So-called self-help gurus have asked us if we really know ourselves since the “me” generation. One can assume the question is more existential than tangible. With the exception of infirmity or infancy, we recognize enough about ourselves to provide our given name, city of domicile and perhaps a few important numbers – namely Social Security and birthdate. From the youngest age, we humans find it important to label ourselves (or at least to recognize those labels applied to us).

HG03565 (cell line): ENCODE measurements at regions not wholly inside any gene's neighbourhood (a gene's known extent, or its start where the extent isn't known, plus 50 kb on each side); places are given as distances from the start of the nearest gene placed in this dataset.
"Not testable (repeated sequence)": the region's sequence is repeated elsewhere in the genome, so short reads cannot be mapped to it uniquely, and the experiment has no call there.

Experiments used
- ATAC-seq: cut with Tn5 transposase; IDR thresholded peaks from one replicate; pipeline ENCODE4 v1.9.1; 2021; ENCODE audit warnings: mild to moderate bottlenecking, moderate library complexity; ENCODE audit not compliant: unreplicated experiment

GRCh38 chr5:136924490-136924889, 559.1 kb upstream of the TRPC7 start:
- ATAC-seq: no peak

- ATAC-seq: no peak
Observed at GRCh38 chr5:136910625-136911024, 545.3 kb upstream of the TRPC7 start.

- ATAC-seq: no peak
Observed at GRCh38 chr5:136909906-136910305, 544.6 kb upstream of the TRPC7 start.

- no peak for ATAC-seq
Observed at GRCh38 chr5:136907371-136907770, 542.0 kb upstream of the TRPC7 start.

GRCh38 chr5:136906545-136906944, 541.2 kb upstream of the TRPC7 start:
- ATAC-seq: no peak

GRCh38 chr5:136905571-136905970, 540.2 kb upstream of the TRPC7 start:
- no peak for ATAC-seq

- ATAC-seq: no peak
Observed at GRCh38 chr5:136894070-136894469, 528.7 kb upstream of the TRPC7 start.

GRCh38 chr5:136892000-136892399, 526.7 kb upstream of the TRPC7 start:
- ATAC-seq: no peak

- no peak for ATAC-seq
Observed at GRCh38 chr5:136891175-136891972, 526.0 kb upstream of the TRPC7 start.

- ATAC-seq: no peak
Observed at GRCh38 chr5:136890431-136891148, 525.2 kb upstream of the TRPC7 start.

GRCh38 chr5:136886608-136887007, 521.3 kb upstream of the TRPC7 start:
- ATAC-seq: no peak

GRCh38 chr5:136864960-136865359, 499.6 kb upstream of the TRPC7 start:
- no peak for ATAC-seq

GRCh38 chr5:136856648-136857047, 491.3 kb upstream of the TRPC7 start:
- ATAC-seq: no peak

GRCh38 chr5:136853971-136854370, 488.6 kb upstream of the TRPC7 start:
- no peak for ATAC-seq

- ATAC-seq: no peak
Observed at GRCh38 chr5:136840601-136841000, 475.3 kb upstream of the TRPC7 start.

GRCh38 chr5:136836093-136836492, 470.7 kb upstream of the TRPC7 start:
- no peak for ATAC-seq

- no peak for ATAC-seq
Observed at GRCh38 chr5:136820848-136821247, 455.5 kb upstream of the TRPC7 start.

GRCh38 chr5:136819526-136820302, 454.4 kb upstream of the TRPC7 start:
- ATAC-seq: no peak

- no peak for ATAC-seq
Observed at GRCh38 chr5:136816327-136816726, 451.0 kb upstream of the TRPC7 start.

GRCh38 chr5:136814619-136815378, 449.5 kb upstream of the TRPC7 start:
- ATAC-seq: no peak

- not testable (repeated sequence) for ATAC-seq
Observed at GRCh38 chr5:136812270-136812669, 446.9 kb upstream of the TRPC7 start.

Eventually, some of us resist. We don’t like our names. We don’t like our families. We don’t like our addresses. Whatever the genesis, we march out into the world hopeful to create a new identity unmarked by that provided at baptism or afforded by our progenitors. From the start, we are branded with an official birth certificate. We believe its veracity because we have no way of personally knowing if it is accurate or not. Besides, could we “be” without it? And as we age, it becomes more important, at least to get along in our social order, to be one, consistent person. At 16, we get a state-issued driver’s license. By adulthood, we have mortgages, wills and all sorts of legal documentation. But what if we lose it? How do we “prove” our identity? Could we? Are we our own construction or God’s — a simple accumulation of settled assumptions or a bureaucrat-stamped license to exist?